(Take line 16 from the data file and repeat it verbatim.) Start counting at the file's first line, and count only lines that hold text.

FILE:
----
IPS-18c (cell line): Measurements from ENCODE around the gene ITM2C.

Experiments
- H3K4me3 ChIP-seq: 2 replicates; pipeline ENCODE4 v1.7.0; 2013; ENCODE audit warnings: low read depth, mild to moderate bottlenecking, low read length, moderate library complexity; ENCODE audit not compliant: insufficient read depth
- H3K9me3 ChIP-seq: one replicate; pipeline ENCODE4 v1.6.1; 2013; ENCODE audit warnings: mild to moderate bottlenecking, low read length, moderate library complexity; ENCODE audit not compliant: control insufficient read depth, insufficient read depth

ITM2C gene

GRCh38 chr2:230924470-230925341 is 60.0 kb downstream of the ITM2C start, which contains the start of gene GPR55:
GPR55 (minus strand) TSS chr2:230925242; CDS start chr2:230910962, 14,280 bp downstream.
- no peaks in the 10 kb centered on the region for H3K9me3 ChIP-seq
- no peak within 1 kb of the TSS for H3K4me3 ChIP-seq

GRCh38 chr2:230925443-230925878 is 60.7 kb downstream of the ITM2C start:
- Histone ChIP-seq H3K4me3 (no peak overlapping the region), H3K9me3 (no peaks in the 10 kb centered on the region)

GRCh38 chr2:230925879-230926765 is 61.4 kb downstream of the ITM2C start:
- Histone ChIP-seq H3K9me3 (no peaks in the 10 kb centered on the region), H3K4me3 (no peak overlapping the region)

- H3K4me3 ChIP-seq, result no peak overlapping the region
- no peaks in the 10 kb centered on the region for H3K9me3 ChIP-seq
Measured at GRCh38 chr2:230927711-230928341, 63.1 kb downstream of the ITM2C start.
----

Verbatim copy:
Measured at GRCh38 chr2:230927711-230928341, 63.1 kb downstream of the ITM2C start.